One of the most famous bishops in America — maybe the most famous? — marked Lent with a visit to a local prison.
From a Staten Island website:
The modest chapel at the Arthur Kill Correctional Facility in Charleston is a daily source of comfort and redemption for dozens of the prison’s 950 inmates. Today, its grace and sanctity took on added meaning as Archbishop Timothy M. Dolan, spiritual leader of Catholics in 405 parishes in the southern region of the state of New York, visited to celebrate mass during the Lenten season.
Some 75 inmates packed the room, and according to one, perhaps 15 others were turned away.
According to the medium-security state facility’s Superintendent, Dennis Breslin, those who faithfully attend mass were the primary target audience.
Those who made the cut spoke of the Archbishop and finding God in reverential tones.
Former Manhattan resident Pedro Robles, who’s been incarcerated for 13 years on a conviction of murder, said he attends mass “all the time.” He said formal services are held Sunday and Tuesday; a Bible study class meets on Monday and “a special movie is screened on Wednesday.”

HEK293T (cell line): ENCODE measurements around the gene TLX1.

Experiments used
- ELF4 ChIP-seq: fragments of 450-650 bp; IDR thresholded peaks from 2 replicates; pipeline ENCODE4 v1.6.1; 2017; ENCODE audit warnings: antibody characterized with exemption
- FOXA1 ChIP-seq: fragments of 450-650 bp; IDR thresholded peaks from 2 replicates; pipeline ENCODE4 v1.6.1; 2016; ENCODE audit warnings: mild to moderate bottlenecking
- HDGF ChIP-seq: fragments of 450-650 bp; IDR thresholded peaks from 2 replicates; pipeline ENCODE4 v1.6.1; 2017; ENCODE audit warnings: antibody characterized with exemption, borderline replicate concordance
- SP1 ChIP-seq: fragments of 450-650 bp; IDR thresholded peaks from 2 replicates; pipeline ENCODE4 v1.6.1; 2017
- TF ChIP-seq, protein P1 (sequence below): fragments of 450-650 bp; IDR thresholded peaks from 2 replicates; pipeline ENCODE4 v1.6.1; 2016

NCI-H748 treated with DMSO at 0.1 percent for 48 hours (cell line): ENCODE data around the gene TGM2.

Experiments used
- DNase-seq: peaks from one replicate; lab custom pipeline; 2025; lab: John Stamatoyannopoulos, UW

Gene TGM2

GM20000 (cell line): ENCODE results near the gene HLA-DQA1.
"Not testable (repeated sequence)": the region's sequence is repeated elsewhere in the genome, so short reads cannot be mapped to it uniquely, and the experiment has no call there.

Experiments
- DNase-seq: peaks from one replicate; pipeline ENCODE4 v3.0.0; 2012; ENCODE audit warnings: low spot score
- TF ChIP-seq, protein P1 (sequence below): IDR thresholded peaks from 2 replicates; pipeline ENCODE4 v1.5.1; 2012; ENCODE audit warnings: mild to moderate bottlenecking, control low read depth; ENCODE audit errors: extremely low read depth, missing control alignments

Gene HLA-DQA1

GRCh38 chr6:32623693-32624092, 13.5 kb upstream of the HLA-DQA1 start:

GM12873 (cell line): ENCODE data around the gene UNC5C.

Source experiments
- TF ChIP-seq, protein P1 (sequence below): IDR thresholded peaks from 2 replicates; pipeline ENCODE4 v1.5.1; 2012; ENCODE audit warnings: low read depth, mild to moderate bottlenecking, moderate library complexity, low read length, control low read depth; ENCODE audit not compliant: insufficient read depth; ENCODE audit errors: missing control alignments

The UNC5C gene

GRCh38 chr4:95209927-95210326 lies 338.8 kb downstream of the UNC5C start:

Paul Vittoriosa of Huguenot, in year two of a five-year sentence on a burglary conviction, called the day “special.”“He takes time out of his day to come to us,” he explained.
Inmate Kevin White who sang a song to the Archbishop titled “Beacon of Light,” in which he told Dolan “Every time I pray, I think of you,” said, “I was in awe.” He called the experience of standing and singing before the leader of the Catholic church in this region of New York “extremely motivating and spiritual.”
Inmate Mark Teson began the proceedings with a reading about lepers from the Second Book of Kings. Fellow inmate Louis Gelsiomino, who has discovered a love of singing since his incarceration several years ago, performed “Were You There When They Crucified My Lord?”
For his part, Dolan described the inmates as “an inspiration” to him. “A lot of people come see me. You couldn’t do that, so I came here.” He reminded those gathered that “two prisoners were with Jesus on the cross. He turned to one of them and said, ‘This day, you’ll be with me in Paradise.’ ”
The Archbishop noted that the verses read by Teson about lepers are particularly apt for prison inmates because years ago, when the contagious disease was much more common, lepers were banished to deserted places, much as inmates are shut off from society.
“Jesus likes it when we admit we have problems and are sinners,” he said, noting that “all of us are sinners. We need mercy and healing that only Jesus can give.”